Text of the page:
While this part of being human gives rise to all kinds of wonderful experiences, including creative inspiration, healthy choice between good and bad consequences, and joyful desire, it can also have a shadow side. Un- controlled desires and addictions, fear of dif cult sensations, and choice paralysis can also be associated with this fundamental aspect of the spiritual and emotional journey.
3. Self Definition
Understanding who we are and where we each t in the world is a major part of sustainable happiness. The ability to compassionately examine and sort through the roles we play in our lives, the self-protective faces and vulnerable honesty we employ, is an aspect of the self-knowledge practice that often takes time to develop. Sometimes the beliefs, behaviors and relationships that we cling to for validation are what we think the world wants from us, but not our most authentic expression.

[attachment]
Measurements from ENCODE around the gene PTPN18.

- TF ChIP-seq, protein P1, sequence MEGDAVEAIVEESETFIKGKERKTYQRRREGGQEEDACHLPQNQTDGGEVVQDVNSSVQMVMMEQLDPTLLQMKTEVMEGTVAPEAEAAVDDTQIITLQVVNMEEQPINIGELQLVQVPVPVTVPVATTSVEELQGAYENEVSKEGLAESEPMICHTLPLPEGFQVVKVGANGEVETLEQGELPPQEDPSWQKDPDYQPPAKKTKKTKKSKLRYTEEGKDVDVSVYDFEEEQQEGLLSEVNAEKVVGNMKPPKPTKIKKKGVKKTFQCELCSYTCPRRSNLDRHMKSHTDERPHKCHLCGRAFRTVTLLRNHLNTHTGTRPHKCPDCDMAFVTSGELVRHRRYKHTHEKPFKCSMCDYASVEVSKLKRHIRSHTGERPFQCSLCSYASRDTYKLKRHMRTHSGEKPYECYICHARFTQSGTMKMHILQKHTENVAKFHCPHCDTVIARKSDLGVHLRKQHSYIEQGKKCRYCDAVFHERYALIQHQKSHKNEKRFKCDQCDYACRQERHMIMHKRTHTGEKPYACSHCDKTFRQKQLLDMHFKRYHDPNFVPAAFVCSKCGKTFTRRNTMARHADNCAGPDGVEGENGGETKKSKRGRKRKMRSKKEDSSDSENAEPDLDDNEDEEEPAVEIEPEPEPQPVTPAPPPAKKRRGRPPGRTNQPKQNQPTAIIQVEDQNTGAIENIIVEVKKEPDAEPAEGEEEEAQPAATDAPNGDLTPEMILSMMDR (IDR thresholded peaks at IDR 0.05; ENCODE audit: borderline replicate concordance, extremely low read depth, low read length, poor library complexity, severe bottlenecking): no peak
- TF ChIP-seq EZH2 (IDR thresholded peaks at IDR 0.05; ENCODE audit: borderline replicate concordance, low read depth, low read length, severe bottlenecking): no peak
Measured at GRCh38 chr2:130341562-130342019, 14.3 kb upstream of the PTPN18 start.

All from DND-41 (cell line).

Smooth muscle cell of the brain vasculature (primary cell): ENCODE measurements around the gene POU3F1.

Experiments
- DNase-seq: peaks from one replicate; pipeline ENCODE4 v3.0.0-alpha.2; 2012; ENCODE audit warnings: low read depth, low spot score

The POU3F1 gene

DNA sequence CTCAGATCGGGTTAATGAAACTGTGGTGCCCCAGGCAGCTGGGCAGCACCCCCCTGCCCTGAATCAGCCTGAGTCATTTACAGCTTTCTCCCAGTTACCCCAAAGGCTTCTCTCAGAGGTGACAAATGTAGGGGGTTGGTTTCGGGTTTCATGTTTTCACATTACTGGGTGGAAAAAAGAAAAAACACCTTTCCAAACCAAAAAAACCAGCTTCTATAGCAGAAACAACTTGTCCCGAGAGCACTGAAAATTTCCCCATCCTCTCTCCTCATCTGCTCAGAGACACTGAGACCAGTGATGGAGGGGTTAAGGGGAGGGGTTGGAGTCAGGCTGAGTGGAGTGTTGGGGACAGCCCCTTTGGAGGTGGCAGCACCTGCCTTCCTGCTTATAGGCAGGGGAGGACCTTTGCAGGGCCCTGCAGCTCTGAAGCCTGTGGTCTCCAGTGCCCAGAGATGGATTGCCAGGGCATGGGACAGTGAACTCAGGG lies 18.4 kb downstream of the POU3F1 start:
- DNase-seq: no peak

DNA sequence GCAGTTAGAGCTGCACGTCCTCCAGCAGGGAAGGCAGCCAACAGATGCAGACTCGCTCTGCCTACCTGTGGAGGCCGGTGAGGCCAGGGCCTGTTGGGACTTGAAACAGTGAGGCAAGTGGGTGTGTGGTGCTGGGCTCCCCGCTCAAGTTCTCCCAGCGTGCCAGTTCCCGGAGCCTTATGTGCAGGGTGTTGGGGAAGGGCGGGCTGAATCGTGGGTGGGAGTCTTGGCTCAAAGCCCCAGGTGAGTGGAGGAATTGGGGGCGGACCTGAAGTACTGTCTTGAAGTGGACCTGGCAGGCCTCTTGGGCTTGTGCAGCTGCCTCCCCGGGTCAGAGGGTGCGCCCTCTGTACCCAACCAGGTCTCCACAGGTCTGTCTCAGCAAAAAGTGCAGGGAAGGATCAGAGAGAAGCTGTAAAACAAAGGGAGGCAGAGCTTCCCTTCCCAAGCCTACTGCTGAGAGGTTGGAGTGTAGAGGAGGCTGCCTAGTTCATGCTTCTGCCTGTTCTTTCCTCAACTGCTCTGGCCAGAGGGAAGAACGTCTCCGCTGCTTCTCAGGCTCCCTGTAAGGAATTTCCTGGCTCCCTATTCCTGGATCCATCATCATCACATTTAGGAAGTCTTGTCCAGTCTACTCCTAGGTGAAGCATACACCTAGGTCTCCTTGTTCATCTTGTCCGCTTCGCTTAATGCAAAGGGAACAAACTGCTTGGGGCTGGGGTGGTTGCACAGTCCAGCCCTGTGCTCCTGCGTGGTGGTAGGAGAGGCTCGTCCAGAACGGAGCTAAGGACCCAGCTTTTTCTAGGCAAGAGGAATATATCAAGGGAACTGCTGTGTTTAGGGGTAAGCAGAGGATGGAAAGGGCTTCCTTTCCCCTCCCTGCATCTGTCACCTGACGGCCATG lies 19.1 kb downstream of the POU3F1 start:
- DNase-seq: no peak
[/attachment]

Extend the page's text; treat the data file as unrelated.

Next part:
Our authentic self is vulnerable, but also incredibly powerful. When we know ourselves and let our true inner experience show, we start to experience empowerment. I call this “power in” instead of “power over”.
I also call this fundamental building block forgiveness, because forgiveness is the end result of healthy emotional processing. In the spiritual dialogue, emotional processing is not about what you say to your loved one when they hurt you, talking incessantly in therapy, or how much red paint you can splash on a canvass. These examples are all tools for emotional processing, and can be metaphors for the inner movement we invite through self-knowledge. Emotional processing requires us to allow ourselves to deeply feel our emotions, with- out believing or getting caught in the story. This process involves a great deal of compassion and dispassio